Saturday, January 13, 2007

Airline Bankrupcies and Consolidation

From a June 19, 2006 Forbes article, "KLM's Van Wijk Sees Delta-Northwest Merger" comes a bit of prophetic insight. Last week The Wall Street Journal reported that Northwest and Delta might be in talks of a potential merger. If there was an industry that desperately needs consolidation, its the airline industry. Both Delta and Northwest sit in Chapter 11 reorganizations. United has recently emerged and somewhat unsteady. There are six majors in the U.S. and a host of smaller carriers. Far too many.

The problem is this. Airlines require high capital investment to buy planes, and have very high fixed costs, and difficult-to-move, fixed networks. That means the airline business is all about filling seats and making sure they stay full, no matter what. If you do that, you can make money. If you don't, you hemorrhage cash until finally you succumb to your creditors in Chapter 11. Boxed in by unions who'd rather bleed a company slowly than make concessions to stay competitive, the FAA and airport slotting systems, and anti-trust examiners checking each of their mergers and preventing extra-U.S. tie-ups, even successful airlines find it hard to parlay their gains into sustainable competitive advantage.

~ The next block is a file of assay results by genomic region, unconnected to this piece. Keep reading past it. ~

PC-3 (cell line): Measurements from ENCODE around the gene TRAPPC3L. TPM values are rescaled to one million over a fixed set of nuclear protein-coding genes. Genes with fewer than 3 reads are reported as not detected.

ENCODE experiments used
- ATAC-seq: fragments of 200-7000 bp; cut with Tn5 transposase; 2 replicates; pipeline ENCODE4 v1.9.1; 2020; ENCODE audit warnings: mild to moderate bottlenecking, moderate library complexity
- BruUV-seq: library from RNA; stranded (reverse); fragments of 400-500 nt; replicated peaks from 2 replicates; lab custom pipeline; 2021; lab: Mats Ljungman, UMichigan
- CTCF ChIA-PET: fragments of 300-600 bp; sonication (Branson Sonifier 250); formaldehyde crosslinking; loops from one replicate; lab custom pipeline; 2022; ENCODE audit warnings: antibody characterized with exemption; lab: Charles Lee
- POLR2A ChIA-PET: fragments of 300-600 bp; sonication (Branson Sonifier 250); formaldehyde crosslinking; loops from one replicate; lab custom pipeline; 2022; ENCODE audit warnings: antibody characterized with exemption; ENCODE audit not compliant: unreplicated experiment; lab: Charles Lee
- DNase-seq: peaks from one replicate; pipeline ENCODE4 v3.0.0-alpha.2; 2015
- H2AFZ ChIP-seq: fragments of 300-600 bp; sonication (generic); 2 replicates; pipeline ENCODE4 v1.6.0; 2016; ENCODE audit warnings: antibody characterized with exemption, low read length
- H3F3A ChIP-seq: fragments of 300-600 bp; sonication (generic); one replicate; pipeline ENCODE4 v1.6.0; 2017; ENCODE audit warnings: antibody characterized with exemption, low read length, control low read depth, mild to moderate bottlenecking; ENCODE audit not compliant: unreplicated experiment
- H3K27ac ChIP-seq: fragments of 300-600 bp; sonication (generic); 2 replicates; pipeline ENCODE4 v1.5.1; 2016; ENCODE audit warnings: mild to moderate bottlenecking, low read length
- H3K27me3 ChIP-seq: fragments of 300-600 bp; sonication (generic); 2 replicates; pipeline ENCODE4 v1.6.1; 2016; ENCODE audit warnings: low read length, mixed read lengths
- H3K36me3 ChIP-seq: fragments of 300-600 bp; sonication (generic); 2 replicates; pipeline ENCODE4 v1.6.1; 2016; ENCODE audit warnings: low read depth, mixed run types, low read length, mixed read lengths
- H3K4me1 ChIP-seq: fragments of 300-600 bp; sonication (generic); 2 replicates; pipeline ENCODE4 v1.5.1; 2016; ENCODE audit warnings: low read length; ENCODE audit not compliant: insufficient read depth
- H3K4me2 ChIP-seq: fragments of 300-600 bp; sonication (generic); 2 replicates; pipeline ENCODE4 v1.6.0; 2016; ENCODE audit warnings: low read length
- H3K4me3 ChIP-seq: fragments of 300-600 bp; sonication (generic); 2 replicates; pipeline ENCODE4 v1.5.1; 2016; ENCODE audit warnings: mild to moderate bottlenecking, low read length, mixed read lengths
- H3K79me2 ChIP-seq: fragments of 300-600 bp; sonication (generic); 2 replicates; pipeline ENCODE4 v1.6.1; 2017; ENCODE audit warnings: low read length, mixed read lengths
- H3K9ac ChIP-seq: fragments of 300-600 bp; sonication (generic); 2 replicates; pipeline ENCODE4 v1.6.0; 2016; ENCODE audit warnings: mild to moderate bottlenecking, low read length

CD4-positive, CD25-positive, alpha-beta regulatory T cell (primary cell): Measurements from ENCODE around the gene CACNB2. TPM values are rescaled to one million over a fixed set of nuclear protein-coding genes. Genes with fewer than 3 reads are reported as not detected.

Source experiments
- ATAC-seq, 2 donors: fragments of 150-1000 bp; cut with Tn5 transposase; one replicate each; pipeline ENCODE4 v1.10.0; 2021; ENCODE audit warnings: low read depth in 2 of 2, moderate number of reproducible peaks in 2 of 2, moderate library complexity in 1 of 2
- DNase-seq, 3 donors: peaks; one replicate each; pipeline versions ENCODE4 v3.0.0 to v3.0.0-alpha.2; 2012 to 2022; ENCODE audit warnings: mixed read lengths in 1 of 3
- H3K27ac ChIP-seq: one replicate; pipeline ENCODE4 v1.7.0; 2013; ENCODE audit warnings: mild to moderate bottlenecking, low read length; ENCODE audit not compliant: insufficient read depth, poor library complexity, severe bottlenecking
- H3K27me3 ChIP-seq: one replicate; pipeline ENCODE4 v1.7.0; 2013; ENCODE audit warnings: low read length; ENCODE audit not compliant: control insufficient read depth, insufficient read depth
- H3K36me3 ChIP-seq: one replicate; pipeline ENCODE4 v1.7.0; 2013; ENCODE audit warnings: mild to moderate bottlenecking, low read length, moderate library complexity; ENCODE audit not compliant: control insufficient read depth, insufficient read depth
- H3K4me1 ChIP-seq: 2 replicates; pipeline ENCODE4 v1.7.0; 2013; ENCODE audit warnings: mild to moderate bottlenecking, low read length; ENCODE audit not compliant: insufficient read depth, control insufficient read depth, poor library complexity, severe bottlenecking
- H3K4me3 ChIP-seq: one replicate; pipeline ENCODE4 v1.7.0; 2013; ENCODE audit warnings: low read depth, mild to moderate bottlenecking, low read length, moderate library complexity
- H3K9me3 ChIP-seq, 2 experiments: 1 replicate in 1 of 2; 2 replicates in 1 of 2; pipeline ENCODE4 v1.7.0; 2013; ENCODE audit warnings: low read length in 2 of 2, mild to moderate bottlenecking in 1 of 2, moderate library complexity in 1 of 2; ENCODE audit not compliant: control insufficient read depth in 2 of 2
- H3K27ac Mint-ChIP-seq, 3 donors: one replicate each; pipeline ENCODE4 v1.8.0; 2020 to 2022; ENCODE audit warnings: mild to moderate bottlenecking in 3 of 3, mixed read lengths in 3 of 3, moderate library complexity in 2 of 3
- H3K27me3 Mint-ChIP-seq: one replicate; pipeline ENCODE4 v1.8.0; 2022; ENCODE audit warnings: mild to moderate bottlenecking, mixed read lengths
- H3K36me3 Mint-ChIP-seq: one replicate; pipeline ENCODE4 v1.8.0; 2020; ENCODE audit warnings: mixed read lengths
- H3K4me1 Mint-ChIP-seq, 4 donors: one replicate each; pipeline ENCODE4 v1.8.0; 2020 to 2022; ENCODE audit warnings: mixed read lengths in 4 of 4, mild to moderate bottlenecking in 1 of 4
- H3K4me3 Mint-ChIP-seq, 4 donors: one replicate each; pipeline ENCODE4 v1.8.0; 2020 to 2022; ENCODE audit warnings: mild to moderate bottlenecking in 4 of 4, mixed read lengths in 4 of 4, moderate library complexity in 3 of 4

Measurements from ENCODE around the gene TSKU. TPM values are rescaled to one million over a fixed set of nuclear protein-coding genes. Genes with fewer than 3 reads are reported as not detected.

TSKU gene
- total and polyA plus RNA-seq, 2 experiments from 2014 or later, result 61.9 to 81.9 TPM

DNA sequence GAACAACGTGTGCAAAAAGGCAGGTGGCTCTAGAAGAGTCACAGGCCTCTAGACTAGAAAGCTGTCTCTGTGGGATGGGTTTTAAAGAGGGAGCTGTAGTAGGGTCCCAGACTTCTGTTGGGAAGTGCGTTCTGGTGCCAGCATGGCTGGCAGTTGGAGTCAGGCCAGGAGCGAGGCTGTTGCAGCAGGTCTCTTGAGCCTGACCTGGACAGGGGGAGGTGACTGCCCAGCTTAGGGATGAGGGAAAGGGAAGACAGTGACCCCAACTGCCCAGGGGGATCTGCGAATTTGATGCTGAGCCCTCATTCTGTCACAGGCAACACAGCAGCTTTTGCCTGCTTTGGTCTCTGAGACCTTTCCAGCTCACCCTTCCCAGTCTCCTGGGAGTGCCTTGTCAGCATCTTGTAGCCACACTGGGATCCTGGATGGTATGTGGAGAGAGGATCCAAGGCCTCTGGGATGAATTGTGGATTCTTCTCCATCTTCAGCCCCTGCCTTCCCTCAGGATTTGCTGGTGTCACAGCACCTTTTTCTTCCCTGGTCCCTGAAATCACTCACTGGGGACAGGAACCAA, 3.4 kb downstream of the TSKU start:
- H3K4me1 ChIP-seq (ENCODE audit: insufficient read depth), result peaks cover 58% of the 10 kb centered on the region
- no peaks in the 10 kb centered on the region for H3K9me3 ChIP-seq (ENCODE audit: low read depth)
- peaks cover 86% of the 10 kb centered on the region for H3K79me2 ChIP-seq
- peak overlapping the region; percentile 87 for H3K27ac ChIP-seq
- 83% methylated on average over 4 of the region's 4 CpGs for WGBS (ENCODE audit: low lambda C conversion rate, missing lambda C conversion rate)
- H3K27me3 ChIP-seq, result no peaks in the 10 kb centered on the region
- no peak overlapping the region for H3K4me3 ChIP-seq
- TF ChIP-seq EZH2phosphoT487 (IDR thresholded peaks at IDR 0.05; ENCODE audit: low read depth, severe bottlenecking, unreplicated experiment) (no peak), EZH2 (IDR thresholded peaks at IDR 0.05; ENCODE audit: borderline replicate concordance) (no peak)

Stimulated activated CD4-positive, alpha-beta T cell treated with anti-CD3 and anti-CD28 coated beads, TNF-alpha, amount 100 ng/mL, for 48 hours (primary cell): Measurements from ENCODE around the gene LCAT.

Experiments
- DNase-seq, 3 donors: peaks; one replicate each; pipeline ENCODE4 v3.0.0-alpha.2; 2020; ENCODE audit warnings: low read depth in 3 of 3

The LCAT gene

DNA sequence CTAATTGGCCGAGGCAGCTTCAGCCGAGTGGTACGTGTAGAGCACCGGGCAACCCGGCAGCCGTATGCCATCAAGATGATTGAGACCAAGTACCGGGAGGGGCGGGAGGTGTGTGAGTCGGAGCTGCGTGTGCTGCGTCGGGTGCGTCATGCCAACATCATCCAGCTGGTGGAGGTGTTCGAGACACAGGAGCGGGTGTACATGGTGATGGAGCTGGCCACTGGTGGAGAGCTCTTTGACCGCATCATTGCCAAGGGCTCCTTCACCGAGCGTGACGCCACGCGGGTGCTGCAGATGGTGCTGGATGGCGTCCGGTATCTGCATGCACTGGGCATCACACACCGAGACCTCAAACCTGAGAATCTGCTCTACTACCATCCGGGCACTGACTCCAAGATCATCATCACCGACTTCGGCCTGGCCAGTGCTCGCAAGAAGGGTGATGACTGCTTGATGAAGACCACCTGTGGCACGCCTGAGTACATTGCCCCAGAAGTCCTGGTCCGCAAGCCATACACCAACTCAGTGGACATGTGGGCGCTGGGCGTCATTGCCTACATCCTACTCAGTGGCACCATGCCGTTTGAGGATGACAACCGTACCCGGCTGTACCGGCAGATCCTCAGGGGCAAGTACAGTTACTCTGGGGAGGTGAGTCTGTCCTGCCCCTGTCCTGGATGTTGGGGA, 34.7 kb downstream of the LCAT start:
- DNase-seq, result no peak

The reality is that those industries that are global, such as chemicals, airlines, and other heavy industry need consolidation at the global level. However, these firms can't get it because most anti-trust law is regional, meaning markets are defined regionally. Companies bump up against charges of monopoly, when in fact the market is larger than the limited scope of the law's region. A great test of this is to looks and see if the top companies are really making large margins. For airlines, no one in the industry makes adequate returns to have any sort of monopoly power. Two companies in bankrupcy such as Northwest and Delta, can hardly have gotten there by charging prices that were too high.

While companies have tried their best to get around these provisions by outsourcing to regional carriers, and making "alliance" tie-ups globally, what is needed is consolidation. Let's hope if Delta and Northwest decide to try to merge that they aren't stopped by regulators or their unions.